Join Bob McGannon for an in-depth discussion in this video Discovering remote employees' needs, part of Managing Virtual Teams.
When you prepare for a vacation, it's not uncommon to think about your destination and take some sort of mental inventory of all the stuff you have and all the stuff you need to get. You might lie things out onto your bed and check off a list you made just to make sure you have everything. If you still arrive at your destination without a toothbrush, you update your list and pop into the nearest convenience store and pick one up. Just like it's a part of the vacation process, understanding and addressing needs is also part of being a remote manager.
In fact, it's conducted in almost exactly the same manner. First, start by getting a sense of what your employees have and don't have. This is as easy as asking a series of questions. To help you with that part, I've included an exercise file with a full list of questions to get you going. A few of those questions are what is the nearest airport, and how long would it take you to get there? What technology do you have? Desktops, laptops, iPads, a smart phone, and if so, what type? Printer, fax, email, internet, Mac or PC? What phone numbers shall we use to reach you? Which is your preference? Asking these questions can help you figure out what you need to address at the very start of the relationship instead of reacting to something down the road.
Not only can it save you time, it can also save you unwanted stress. Next is the part where you actually do something and address what they need, most likely by providing the things they don't have that you discovered from asking the questions in the previous step. Some suggestions you may want to consider. First, work with your employee and prioritize their needs. If it has to do with their productivity, it should be considered as a top priority.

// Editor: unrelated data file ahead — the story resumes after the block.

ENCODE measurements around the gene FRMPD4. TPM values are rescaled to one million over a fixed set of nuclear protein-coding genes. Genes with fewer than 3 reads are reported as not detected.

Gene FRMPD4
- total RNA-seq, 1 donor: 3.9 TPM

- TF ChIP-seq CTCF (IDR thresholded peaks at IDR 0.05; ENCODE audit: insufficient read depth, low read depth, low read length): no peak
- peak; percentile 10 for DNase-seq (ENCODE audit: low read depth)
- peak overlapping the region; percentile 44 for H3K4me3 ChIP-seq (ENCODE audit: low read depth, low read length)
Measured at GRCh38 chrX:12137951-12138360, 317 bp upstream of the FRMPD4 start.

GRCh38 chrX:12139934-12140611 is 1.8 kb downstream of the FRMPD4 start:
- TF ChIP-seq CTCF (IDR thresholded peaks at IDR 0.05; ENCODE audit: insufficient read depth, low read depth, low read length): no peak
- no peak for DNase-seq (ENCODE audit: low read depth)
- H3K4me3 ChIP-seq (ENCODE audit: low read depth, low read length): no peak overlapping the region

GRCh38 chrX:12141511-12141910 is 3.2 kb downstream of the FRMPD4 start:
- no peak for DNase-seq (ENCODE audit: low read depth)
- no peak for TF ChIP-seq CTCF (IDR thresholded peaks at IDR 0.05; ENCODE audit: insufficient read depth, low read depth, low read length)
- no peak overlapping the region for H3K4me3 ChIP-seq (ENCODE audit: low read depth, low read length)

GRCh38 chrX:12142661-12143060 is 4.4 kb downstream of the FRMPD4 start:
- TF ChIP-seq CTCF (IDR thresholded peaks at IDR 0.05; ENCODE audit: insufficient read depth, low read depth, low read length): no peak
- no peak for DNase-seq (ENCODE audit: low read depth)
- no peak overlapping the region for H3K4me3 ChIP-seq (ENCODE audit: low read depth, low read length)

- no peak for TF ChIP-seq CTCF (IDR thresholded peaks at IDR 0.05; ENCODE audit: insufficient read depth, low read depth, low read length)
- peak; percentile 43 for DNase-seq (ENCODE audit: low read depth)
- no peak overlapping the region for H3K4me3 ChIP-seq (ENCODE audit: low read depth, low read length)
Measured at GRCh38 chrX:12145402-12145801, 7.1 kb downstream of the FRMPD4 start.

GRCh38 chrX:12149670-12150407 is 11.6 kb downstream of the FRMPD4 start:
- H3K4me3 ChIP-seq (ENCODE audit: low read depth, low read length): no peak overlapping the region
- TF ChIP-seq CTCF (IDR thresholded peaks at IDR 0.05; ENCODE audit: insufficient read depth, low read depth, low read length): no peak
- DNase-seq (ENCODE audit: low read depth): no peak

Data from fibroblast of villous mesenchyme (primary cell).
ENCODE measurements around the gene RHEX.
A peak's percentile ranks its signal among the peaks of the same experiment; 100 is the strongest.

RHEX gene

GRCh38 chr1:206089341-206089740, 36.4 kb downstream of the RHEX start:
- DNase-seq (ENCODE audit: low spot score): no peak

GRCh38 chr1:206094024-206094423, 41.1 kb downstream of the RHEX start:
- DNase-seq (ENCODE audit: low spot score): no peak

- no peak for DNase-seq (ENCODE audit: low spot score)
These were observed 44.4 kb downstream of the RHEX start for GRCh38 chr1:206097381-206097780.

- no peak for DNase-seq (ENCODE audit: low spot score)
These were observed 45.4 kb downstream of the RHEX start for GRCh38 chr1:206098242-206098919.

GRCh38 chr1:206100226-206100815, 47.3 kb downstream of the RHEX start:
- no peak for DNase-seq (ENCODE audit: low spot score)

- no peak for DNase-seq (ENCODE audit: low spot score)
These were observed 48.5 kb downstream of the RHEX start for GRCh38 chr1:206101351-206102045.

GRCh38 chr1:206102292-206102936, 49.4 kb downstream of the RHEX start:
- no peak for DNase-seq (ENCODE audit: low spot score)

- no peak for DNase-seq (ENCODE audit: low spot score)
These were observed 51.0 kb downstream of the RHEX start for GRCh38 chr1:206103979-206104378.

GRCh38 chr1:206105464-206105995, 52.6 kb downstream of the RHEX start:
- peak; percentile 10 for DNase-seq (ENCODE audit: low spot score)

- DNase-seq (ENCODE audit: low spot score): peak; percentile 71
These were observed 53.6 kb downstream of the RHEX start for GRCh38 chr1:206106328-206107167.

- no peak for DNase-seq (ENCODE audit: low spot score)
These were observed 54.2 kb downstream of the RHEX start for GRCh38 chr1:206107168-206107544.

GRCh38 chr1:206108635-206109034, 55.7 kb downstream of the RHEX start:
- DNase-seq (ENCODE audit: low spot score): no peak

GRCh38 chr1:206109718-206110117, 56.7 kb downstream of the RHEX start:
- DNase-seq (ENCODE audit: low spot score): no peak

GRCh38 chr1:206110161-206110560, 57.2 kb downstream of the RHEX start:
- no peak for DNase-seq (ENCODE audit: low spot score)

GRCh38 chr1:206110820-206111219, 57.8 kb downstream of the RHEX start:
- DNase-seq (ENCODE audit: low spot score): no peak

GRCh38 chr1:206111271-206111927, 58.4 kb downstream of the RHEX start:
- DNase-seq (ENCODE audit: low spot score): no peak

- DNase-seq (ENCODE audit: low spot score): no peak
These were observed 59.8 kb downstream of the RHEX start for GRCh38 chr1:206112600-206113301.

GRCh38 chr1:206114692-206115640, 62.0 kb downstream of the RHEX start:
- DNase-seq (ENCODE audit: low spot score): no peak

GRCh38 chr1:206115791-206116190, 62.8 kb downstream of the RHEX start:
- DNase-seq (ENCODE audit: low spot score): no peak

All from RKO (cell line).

Second, take timelines into account. If something is going to take three to six weeks to address, you might need to create a temporary fix to get your employee through that period. Lastly, it's time to close the gaps that aren't addressed by a quick fix. This is the proactive part where you go through each of the needs and make sure there's a plan to address them. Refer to the plan often and provide updates with your employees. Expanding the scope of this gap-closing list can address overall department efficiency items.
For example, if any software requires a license, this is a good time to have your employee put a renewal reminder in their calender, ideally about 30 days in advance of the expiration. If your company is doing a computer refresh in mid January and it's just now September, put together a plan ensuring your employee has an interim computer or if your employee is taking vacation, you can also try to get the computer refreshed while they're away. It becomes a productive vacation with no work time lost.
Lastly, when it comes to scheduling training for your employee, the sooner you can put this on the calender the better. Making sure your employees have what they need can help them be both happy and productive. It makes for a great environment for your remote team and it can help ensure you have more restful vacations as well.
Discover how to build rapport, set mutual expectations, communicate, connect, overcome conflict, get work done, and grow the team. Also included is a look at the top five challenges managers face in leading remote teams and helpful solutions that will get your team on track.
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